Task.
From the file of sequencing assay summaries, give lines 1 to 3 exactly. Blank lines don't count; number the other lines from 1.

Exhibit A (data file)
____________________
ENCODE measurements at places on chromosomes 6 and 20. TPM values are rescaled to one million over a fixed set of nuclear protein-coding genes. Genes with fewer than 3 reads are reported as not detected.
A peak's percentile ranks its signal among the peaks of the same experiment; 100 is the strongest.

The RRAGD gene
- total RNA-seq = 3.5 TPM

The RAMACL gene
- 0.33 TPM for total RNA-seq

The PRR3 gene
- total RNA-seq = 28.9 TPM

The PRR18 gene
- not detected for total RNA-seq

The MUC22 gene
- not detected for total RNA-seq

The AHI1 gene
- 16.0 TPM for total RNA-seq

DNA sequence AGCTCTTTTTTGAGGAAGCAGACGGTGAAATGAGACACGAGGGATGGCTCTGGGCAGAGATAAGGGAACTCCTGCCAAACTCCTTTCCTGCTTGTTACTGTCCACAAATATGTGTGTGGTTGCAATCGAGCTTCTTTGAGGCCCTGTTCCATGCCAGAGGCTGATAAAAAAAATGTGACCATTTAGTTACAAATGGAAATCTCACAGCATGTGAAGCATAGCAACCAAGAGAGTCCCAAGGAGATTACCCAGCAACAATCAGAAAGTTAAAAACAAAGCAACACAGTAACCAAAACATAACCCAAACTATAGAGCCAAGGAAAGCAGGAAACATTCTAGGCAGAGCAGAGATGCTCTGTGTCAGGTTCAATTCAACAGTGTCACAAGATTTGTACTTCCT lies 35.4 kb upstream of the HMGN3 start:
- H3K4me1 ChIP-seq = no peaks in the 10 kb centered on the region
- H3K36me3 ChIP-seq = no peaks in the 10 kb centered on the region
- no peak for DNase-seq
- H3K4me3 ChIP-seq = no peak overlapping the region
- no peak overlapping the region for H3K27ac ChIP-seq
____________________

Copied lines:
ENCODE measurements at places on chromosomes 6 and 20. TPM values are rescaled to one million over a fixed set of nuclear protein-coding genes. Genes with fewer than 3 reads are reported as not detected.
A peak's percentile ranks its signal among the peaks of the same experiment; 100 is the strongest.

The RRAGD gene